Learn how to build mounded soil beds and grow plants with logs through Hugelkultur.
Listen to podcast:
Permaculture is a whole system garden design that seeks to reproduce the sustainability of a natural system. I have used some permaculture techniques over the years, such as keyhole raised beds, but not hugelkultur.
What’s hueglekultur? This German word roughly means “mound beds”. It’s a technique used in Germany and Eastern Europe for hundreds of years and has newed popularity. A simple version is to take logs, old firewood, or branch prunings that you would burn or dump, create a mound or ditch and bury them in soil. Layering in hay, straw and other organic materials works well, too. Over time as the wood decays it aerates the soil allowing water and air to move easily. It also retains more moisture reducing watering and releases nutrients to feed plants growing on the mound.
There are some considerations, though. While any wood will eventually rot, woods that rot slowly, such as cedar, or ones that exude natural growth inhibiting chemicals, such as black walnut, shouldn’t be used. Apple, oak, alder, poplar, and birch are often recommended. Cut evergreens, such as fir or spruce, are often allowed to age a few years before being used.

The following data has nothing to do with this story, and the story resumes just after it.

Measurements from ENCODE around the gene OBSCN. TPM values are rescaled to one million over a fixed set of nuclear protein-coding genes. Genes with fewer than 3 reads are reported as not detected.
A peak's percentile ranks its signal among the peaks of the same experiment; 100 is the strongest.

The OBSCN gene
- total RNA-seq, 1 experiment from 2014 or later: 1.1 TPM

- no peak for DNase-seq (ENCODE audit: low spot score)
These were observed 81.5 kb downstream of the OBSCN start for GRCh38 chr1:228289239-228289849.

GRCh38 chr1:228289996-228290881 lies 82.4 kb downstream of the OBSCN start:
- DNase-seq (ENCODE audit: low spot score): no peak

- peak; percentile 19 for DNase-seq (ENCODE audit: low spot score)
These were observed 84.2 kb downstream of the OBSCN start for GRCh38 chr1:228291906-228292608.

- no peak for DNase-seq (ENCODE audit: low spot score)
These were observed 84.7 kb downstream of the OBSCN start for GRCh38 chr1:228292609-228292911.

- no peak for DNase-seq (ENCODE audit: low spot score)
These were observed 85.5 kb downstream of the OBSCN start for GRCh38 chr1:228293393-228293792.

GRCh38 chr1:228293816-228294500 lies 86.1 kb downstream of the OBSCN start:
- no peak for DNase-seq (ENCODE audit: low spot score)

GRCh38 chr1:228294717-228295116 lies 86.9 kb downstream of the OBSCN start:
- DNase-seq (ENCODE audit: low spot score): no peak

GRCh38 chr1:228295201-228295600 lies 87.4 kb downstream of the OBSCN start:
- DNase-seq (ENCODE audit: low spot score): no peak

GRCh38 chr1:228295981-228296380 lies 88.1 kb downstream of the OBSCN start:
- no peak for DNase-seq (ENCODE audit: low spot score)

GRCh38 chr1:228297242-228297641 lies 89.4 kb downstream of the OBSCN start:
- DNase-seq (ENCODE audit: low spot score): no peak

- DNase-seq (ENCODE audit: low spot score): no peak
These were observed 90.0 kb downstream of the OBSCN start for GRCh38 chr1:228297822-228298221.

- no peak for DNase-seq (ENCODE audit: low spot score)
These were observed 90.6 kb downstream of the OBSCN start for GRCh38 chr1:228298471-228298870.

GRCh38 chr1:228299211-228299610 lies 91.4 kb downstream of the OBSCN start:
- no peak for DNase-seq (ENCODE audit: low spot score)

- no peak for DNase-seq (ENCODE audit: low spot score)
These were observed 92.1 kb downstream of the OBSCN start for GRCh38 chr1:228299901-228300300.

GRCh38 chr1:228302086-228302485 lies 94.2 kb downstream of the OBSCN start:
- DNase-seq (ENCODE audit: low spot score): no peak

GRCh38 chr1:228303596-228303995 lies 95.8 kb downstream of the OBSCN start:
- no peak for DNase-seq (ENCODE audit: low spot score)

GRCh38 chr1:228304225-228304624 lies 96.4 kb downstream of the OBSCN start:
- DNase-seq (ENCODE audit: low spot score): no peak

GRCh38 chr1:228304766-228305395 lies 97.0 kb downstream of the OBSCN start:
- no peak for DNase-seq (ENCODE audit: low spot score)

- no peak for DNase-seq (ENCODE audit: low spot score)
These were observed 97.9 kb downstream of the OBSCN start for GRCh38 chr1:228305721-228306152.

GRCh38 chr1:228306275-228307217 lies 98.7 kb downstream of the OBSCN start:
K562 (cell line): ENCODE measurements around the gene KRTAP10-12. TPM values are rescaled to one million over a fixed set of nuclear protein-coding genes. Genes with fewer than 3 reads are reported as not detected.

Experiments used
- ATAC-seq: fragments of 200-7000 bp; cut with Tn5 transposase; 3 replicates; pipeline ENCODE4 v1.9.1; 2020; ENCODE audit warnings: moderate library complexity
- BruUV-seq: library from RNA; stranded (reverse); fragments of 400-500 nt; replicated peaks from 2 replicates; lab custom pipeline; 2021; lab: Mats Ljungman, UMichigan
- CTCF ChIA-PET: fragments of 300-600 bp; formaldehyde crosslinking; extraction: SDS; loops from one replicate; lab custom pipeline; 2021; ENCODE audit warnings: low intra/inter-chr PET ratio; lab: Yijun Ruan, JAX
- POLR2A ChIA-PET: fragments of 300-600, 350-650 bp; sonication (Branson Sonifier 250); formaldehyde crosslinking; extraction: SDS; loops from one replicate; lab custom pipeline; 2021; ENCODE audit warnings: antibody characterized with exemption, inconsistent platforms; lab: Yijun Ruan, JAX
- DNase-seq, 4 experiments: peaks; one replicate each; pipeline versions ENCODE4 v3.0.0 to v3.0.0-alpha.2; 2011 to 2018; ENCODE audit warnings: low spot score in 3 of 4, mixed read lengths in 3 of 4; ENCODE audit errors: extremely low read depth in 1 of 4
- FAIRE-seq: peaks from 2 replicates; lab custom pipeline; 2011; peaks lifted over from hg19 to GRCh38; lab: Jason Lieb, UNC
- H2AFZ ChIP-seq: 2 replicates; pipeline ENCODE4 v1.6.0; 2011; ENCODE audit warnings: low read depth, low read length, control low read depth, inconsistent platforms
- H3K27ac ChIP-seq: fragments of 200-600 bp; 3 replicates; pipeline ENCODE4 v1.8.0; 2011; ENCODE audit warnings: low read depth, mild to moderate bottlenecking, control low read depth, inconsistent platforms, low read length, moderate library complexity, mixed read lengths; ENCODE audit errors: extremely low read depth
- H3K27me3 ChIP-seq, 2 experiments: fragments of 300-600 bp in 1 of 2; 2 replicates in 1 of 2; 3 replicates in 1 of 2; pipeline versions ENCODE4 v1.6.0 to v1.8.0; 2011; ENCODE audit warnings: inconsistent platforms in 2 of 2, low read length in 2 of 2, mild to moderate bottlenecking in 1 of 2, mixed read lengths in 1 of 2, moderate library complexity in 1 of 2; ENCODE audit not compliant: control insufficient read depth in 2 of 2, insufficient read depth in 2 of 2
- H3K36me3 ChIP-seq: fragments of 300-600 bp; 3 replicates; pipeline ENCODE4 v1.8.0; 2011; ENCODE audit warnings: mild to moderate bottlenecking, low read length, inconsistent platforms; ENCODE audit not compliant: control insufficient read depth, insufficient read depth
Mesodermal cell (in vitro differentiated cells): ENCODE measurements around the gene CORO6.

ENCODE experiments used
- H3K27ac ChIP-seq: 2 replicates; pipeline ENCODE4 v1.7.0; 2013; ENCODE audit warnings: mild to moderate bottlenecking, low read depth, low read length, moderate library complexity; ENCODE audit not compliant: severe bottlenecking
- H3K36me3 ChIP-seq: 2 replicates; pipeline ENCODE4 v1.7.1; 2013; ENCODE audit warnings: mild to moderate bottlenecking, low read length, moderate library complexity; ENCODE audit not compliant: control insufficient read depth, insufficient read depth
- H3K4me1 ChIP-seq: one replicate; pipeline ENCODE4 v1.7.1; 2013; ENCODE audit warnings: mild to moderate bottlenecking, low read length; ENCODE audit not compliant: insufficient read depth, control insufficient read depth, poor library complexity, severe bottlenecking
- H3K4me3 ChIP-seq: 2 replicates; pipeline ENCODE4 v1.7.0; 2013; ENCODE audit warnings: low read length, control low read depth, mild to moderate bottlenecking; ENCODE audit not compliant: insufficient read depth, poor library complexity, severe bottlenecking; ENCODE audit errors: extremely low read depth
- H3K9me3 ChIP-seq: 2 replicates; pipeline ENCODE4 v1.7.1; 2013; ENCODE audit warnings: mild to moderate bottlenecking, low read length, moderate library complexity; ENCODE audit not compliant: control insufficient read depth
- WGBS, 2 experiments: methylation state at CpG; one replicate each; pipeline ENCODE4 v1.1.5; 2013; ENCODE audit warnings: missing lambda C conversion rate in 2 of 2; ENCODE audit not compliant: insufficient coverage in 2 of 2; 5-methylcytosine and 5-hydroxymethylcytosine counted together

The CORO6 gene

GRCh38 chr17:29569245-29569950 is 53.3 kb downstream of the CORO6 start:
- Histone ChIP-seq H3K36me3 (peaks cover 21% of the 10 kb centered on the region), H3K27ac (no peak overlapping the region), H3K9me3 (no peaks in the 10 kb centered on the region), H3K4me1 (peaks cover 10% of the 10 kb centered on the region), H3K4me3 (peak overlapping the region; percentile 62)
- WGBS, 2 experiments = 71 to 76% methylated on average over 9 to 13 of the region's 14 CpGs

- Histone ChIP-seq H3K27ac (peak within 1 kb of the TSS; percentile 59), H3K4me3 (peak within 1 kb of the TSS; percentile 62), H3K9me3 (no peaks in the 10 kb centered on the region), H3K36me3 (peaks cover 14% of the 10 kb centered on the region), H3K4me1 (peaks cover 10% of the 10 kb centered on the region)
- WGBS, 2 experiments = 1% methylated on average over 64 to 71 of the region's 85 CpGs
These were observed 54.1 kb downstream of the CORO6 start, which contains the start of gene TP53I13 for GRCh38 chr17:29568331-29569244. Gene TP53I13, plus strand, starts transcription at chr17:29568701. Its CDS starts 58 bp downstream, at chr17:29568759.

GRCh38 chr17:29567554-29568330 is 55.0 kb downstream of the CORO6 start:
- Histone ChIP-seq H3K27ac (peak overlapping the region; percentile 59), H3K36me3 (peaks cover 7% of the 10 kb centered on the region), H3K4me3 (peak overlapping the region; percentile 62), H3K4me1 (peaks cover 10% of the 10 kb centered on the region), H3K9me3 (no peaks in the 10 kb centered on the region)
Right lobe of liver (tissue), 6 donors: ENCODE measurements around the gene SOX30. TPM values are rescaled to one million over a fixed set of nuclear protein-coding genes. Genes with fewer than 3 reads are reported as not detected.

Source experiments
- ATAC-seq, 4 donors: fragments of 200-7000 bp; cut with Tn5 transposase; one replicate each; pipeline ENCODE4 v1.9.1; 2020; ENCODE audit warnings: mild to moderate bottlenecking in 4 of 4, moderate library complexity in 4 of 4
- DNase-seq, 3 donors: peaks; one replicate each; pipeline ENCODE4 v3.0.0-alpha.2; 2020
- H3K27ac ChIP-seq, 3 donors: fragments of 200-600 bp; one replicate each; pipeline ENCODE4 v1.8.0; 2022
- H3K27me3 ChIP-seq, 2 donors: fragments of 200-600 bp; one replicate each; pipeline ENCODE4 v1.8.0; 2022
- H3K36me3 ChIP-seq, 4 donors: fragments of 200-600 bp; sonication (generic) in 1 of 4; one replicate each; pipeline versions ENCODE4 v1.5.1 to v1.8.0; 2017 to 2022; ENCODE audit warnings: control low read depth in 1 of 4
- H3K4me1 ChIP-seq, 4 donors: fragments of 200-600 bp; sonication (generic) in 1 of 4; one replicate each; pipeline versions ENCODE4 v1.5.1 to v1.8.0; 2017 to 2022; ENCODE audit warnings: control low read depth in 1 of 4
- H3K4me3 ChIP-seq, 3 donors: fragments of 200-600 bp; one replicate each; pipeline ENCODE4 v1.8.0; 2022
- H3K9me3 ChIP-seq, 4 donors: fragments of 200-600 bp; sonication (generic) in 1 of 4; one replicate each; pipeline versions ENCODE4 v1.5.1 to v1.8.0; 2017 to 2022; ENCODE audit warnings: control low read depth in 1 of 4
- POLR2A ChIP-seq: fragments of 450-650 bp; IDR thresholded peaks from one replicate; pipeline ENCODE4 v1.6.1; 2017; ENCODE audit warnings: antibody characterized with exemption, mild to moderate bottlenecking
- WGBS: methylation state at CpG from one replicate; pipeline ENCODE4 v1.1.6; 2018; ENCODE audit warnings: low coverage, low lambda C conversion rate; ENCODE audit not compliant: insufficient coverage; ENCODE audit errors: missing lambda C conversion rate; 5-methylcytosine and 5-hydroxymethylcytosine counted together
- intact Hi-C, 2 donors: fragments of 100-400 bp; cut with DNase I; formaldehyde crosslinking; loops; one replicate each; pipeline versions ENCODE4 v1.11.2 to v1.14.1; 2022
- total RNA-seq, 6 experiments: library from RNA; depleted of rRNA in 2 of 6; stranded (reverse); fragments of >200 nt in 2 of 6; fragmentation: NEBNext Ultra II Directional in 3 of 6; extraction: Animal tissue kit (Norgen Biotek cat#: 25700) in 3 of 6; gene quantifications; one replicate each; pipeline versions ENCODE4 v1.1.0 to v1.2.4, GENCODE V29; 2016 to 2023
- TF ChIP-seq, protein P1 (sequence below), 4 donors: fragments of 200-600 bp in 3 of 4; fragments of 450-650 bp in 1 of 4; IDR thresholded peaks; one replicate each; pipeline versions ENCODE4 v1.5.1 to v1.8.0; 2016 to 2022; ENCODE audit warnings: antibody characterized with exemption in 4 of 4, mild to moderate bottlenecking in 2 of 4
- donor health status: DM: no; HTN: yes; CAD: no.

Build the bed in full sun for growing vegetables or fruits. It’s best to make the bed in fall so it has a chance to settle before spring. The first year grow nitrogen fixing crops, such as clover and beans, on the bed. You can also try potatoes and other veggies that don’t require lots of nitrogen. After the first year, any crop works fine. You may need to add more soil as the bed settles and water more the first year. In subsequent years, little watering or fertilizing is needed.